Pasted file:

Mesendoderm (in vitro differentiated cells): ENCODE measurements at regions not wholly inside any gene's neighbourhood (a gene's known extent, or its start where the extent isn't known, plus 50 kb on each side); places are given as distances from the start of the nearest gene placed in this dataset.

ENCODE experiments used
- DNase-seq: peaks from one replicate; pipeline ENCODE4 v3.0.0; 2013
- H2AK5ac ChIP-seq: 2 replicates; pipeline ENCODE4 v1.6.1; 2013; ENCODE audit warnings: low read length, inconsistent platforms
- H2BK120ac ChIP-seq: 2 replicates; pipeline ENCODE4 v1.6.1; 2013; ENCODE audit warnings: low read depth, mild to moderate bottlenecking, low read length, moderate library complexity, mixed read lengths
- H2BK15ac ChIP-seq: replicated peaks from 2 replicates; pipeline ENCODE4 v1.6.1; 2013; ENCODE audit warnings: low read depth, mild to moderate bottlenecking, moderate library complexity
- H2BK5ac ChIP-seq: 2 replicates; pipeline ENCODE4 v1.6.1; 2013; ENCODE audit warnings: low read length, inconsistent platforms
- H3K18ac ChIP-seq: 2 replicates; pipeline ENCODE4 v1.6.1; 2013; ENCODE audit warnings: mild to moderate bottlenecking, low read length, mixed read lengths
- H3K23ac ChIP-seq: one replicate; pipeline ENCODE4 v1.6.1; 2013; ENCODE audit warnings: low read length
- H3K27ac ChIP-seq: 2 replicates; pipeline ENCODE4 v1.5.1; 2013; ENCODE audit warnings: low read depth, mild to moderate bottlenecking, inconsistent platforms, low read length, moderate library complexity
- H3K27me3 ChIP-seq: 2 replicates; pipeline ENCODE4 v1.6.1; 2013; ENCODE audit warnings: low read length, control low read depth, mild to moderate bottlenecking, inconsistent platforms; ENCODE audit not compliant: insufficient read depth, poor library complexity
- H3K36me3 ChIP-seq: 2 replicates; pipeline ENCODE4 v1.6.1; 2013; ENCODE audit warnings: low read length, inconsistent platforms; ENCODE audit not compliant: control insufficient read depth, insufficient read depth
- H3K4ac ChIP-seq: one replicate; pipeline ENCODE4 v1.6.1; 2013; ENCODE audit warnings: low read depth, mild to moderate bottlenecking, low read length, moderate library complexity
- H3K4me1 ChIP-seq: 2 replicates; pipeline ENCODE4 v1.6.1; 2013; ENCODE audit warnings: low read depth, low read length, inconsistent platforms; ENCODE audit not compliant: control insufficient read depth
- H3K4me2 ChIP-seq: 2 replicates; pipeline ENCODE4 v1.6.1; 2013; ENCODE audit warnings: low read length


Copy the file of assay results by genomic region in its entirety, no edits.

Mesendoderm (in vitro differentiated cells): ENCODE measurements at regions not wholly inside any gene's neighbourhood (a gene's known extent, or its start where the extent isn't known, plus 50 kb on each side); places are given as distances from the start of the nearest gene placed in this dataset.

ENCODE experiments used
- DNase-seq: peaks from one replicate; pipeline ENCODE4 v3.0.0; 2013
- H2AK5ac ChIP-seq: 2 replicates; pipeline ENCODE4 v1.6.1; 2013; ENCODE audit warnings: low read length, inconsistent platforms
- H2BK120ac ChIP-seq: 2 replicates; pipeline ENCODE4 v1.6.1; 2013; ENCODE audit warnings: low read depth, mild to moderate bottlenecking, low read length, moderate library complexity, mixed read lengths
- H2BK15ac ChIP-seq: replicated peaks from 2 replicates; pipeline ENCODE4 v1.6.1; 2013; ENCODE audit warnings: low read depth, mild to moderate bottlenecking, moderate library complexity
- H2BK5ac ChIP-seq: 2 replicates; pipeline ENCODE4 v1.6.1; 2013; ENCODE audit warnings: low read length, inconsistent platforms
- H3K18ac ChIP-seq: 2 replicates; pipeline ENCODE4 v1.6.1; 2013; ENCODE audit warnings: mild to moderate bottlenecking, low read length, mixed read lengths
- H3K23ac ChIP-seq: one replicate; pipeline ENCODE4 v1.6.1; 2013; ENCODE audit warnings: low read length
- H3K27ac ChIP-seq: 2 replicates; pipeline ENCODE4 v1.5.1; 2013; ENCODE audit warnings: low read depth, mild to moderate bottlenecking, inconsistent platforms, low read length, moderate library complexity
- H3K27me3 ChIP-seq: 2 replicates; pipeline ENCODE4 v1.6.1; 2013; ENCODE audit warnings: low read length, control low read depth, mild to moderate bottlenecking, inconsistent platforms; ENCODE audit not compliant: insufficient read depth, poor library complexity
- H3K36me3 ChIP-seq: 2 replicates; pipeline ENCODE4 v1.6.1; 2013; ENCODE audit warnings: low read length, inconsistent platforms; ENCODE audit not compliant: control insufficient read depth, insufficient read depth
- H3K4ac ChIP-seq: one replicate; pipeline ENCODE4 v1.6.1; 2013; ENCODE audit warnings: low read depth, mild to moderate bottlenecking, low read length, moderate library complexity
- H3K4me1 ChIP-seq: 2 replicates; pipeline ENCODE4 v1.6.1; 2013; ENCODE audit warnings: low read depth, low read length, inconsistent platforms; ENCODE audit not compliant: control insufficient read depth
- H3K4me2 ChIP-seq: 2 replicates; pipeline ENCODE4 v1.6.1; 2013; ENCODE audit warnings: low read length